This bit of reverse psychology is based on our natural feeling that “what’s in my mouth belongs to me.” Eventually, trying to remove the pacifier will be like prying a toy from a 2-year-old: The harder you pull, the more they’ll resist!
How to Keep Pacifier Sucking Safe
Sucking on a pacifier is great for babies…as long as you follow some safety rules, like these:
Opt for silicone pacifiers. Buy clear silicone pacifiers instead of yellow rubber ones. The yellow rubber gets sticky and deteriorates after a while—and they may release tiny amounts of an unhealthy chemical residue.
Don’t dip the pacifier into harmful substances. Never dip a pacifier into syrup or honey. This can cause infant botulism, a potentially fatal disease. Dipping the pacifier in some breastmilk or formula, however, is A-okay.
Wash pacifiers daily. In one study, 80% of pacifiers had a little film of yeast or bacteria growing on them. So, wash with soap and water, not your germy mouth! (Your saliva can pass a cold or even herpes onto your baby.) When done cleaning, squeeze the water out of the nipple with clean hands. Accidentally leaving hot water trapped inside might burn your baby.
Don’t use a pacifier to delay meals. Only offer your little one a binky when you’re positive they’re not hungry.
Never hang a pacifier around Baby’s neck. And don’t tie them to your baby’s crib or hand either. Strings may get tightly wrapped around their fingers, cutting off circulation or around the neck, causing choking.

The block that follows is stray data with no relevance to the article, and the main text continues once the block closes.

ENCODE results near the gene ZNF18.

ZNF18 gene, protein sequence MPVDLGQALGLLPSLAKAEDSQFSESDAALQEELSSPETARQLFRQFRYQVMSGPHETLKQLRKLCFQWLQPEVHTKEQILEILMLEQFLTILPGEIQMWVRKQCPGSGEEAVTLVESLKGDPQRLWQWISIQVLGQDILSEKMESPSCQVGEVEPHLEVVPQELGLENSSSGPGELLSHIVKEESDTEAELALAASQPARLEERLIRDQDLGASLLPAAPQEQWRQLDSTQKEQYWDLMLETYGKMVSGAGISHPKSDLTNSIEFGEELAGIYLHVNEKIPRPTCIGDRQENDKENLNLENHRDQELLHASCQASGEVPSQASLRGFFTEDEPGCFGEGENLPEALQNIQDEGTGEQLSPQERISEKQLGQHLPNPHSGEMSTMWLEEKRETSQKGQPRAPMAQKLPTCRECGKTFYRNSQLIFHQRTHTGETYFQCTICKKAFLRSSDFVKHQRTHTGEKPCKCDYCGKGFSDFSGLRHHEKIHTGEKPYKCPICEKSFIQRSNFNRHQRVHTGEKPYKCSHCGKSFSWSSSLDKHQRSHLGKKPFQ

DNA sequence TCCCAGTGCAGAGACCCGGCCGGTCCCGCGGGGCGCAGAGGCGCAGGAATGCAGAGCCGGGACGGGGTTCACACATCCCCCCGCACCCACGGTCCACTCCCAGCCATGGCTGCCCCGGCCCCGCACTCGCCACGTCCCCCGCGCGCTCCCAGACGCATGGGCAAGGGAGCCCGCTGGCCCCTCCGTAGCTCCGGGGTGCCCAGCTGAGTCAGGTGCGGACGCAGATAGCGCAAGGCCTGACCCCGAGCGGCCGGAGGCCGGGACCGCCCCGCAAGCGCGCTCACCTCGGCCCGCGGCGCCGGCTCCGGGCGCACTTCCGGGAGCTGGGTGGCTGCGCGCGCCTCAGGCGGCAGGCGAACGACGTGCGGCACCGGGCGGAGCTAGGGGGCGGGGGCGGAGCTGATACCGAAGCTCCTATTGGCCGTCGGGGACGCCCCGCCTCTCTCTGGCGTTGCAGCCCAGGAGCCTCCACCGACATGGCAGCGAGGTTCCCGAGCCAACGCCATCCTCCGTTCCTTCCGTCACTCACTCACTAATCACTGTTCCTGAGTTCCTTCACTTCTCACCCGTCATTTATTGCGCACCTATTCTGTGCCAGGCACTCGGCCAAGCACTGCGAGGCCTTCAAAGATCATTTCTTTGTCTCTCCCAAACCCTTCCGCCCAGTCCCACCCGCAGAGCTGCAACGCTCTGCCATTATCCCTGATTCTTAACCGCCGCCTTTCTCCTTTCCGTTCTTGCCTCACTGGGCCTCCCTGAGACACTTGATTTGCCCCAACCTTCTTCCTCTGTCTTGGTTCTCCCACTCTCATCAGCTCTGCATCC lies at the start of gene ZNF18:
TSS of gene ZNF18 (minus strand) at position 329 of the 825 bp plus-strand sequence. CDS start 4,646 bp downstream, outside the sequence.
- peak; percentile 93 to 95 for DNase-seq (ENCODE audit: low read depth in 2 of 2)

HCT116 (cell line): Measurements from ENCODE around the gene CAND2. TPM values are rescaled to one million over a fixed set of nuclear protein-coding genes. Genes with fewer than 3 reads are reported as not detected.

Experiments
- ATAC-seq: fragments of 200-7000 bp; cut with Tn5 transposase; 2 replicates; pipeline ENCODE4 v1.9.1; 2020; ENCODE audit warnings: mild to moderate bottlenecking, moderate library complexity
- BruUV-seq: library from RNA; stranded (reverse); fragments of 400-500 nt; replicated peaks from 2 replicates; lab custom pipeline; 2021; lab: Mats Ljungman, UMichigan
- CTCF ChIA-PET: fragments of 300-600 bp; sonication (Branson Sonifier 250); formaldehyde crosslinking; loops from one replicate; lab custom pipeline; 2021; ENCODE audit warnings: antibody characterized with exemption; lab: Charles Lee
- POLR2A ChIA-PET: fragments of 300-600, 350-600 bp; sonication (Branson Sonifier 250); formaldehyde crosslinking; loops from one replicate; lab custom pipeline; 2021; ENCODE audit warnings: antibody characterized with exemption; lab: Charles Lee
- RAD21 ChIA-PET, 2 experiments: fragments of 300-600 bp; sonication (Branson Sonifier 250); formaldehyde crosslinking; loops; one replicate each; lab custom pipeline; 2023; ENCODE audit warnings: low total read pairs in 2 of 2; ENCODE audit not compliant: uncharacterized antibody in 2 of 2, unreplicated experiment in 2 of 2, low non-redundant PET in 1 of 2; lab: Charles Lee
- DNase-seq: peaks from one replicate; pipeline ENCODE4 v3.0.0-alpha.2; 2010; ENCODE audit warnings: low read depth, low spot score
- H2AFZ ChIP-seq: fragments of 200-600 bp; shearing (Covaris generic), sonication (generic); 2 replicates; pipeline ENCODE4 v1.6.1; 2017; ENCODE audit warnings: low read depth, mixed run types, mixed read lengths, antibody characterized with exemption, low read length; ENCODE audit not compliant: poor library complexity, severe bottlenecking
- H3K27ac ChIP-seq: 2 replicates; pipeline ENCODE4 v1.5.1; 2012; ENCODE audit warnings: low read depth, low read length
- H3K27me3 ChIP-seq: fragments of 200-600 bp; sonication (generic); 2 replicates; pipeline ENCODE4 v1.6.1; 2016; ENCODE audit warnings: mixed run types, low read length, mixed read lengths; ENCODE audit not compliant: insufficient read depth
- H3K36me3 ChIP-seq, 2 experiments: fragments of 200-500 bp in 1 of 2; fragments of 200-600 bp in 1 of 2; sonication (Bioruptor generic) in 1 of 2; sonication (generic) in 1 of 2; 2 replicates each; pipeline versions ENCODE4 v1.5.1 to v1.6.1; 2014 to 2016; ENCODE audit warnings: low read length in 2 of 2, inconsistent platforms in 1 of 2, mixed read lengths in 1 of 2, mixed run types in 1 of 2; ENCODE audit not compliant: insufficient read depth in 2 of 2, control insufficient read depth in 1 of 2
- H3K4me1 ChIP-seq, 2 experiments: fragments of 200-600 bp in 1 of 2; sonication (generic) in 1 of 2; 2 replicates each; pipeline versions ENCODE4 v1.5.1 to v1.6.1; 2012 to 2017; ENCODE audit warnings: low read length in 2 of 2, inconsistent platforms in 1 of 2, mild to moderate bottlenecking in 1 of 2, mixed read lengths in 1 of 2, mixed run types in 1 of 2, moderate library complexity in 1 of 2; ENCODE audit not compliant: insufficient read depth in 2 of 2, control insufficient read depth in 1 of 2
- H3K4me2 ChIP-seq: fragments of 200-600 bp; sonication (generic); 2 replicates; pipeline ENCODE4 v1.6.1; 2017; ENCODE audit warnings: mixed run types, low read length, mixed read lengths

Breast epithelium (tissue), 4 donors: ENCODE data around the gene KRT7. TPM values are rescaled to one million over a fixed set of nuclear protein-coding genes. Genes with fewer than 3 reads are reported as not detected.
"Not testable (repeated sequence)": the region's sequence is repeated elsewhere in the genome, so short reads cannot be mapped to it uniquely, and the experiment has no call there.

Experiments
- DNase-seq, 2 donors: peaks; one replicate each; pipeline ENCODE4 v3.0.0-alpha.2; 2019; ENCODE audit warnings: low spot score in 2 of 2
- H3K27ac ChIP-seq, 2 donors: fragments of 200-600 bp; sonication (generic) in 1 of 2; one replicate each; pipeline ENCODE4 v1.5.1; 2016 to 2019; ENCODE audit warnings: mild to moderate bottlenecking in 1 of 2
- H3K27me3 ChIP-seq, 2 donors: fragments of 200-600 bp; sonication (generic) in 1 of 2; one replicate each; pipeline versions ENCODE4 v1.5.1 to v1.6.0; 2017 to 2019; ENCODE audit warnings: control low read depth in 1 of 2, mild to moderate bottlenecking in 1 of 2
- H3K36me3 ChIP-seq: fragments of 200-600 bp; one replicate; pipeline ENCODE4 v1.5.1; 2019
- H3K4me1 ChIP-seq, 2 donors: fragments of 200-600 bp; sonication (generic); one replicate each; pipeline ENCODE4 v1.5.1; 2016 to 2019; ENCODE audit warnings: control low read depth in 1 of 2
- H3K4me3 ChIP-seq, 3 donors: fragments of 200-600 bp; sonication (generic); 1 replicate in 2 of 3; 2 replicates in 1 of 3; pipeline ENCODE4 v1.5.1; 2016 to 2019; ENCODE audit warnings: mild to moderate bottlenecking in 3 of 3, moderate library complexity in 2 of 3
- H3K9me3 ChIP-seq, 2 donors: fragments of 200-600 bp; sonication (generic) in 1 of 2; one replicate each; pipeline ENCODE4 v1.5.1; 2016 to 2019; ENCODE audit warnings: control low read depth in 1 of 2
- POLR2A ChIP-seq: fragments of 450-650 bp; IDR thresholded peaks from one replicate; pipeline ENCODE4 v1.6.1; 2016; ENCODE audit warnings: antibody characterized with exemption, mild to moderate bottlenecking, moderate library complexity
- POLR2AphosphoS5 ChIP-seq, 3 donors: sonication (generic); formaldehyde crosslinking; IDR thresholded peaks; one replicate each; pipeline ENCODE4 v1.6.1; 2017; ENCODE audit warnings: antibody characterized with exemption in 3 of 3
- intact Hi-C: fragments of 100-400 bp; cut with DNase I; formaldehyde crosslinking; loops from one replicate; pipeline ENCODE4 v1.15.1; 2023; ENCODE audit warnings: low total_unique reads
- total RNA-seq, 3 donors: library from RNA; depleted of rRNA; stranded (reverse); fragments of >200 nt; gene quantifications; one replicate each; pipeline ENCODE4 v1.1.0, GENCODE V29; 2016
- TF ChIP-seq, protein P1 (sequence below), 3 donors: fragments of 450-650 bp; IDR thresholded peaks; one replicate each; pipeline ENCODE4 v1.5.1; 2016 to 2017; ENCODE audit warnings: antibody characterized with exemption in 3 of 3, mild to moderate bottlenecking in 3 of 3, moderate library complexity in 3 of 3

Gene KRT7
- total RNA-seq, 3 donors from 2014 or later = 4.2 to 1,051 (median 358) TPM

Don’t use a bottle nipple as a paci. If Baby sucks hard, the nipple can pop out of the ring and choke them.
Inspect the nipples. Every once in a while, examine your baby’s pacifier to make sure the rubber hasn’t changed color or torn.
Tune into ear infections. If your infant suffers from frequent ear infections, your pediatrician may recommend weaning the pacifier. That’s because sucking hard can disturb the pressure in the ears and lead to infections.
When to Stop Using the Pacifier
There’s no rush! Binkies can be a great emotional support, sleep-helper, and stress-reducer for little ones up to 1 to 3 years. Plus, pacifiers can be super useful in times of transition or stress, like when your kiddo is sick, starting daycare, or traveling to a new place. That said, as your bub approaches 18 months old, it’s a good idea to start limiting their pacifier use to nighttime sleep or other stressful situations. For help, check out my guide for weaning the pacifier.
More tips on comforting your little one:
- Why Babies and Toddlers Love Their Loveys
- Soothe Your Baby with White Noise
- Why Rocking Bassinets Soothe Babies
- 16 Comforting Bedtime Books For Your Little One
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Disclaimer: The information on our site is NOT medical advice for any specific person or condition. It is only meant as general information. If you have any medical questions and concerns about your child or yourself, please contact your health provider.